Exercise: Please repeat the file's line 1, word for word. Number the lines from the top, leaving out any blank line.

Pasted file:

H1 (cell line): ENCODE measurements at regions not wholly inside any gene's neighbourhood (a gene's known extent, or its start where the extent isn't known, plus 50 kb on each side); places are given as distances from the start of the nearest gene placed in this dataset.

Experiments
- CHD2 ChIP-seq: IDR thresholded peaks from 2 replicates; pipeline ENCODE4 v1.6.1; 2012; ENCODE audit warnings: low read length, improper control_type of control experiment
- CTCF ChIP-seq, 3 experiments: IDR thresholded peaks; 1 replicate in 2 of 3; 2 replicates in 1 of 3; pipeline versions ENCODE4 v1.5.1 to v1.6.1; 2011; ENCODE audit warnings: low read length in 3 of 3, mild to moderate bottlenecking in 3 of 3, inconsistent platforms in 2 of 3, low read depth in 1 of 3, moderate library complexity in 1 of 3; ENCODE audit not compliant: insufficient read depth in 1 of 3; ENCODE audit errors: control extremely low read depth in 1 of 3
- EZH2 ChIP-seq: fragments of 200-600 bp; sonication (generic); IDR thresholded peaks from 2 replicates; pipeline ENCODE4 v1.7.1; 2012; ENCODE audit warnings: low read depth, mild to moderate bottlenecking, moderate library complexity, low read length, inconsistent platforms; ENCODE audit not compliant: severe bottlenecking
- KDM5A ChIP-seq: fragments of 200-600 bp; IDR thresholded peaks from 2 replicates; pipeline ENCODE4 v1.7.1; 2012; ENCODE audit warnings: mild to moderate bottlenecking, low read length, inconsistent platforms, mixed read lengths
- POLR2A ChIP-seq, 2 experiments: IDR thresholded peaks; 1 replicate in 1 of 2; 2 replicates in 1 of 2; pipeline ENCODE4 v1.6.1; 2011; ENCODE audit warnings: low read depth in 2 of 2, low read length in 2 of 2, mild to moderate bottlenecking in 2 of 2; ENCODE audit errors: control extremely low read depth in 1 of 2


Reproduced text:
H1 (cell line): ENCODE measurements at regions not wholly inside any gene's neighbourhood (a gene's known extent, or its start where the extent isn't known, plus 50 kb on each side); places are given as distances from the start of the nearest gene placed in this dataset.